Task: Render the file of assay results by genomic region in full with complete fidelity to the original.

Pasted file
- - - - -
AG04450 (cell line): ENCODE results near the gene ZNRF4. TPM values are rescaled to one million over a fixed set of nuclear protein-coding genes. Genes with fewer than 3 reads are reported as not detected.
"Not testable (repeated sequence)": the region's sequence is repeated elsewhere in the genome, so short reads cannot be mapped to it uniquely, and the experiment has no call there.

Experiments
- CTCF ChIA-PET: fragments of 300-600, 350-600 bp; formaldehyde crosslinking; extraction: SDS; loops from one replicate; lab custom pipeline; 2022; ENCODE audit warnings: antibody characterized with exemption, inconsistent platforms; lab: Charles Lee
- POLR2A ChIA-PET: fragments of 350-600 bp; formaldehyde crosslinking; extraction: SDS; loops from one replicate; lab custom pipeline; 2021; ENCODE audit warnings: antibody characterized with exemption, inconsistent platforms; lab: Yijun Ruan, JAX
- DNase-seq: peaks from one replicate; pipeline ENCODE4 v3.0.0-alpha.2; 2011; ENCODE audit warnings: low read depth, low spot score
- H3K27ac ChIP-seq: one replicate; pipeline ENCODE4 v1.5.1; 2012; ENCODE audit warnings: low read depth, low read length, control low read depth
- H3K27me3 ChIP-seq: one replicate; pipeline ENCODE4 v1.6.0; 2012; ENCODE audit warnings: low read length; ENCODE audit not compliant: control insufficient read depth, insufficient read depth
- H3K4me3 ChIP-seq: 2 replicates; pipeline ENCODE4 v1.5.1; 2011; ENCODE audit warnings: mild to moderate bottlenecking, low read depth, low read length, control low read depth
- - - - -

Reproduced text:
AG04450 (cell line): ENCODE results near the gene ZNRF4. TPM values are rescaled to one million over a fixed set of nuclear protein-coding genes. Genes with fewer than 3 reads are reported as not detected.
"Not testable (repeated sequence)": the region's sequence is repeated elsewhere in the genome, so short reads cannot be mapped to it uniquely, and the experiment has no call there.

Experiments
- CTCF ChIA-PET: fragments of 300-600, 350-600 bp; formaldehyde crosslinking; extraction: SDS; loops from one replicate; lab custom pipeline; 2022; ENCODE audit warnings: antibody characterized with exemption, inconsistent platforms; lab: Charles Lee
- POLR2A ChIA-PET: fragments of 350-600 bp; formaldehyde crosslinking; extraction: SDS; loops from one replicate; lab custom pipeline; 2021; ENCODE audit warnings: antibody characterized with exemption, inconsistent platforms; lab: Yijun Ruan, JAX
- DNase-seq: peaks from one replicate; pipeline ENCODE4 v3.0.0-alpha.2; 2011; ENCODE audit warnings: low read depth, low spot score
- H3K27ac ChIP-seq: one replicate; pipeline ENCODE4 v1.5.1; 2012; ENCODE audit warnings: low read depth, low read length, control low read depth
- H3K27me3 ChIP-seq: one replicate; pipeline ENCODE4 v1.6.0; 2012; ENCODE audit warnings: low read length; ENCODE audit not compliant: control insufficient read depth, insufficient read depth
- H3K4me3 ChIP-seq: 2 replicates; pipeline ENCODE4 v1.5.1; 2011; ENCODE audit warnings: mild to moderate bottlenecking, low read depth, low read length, control low read depth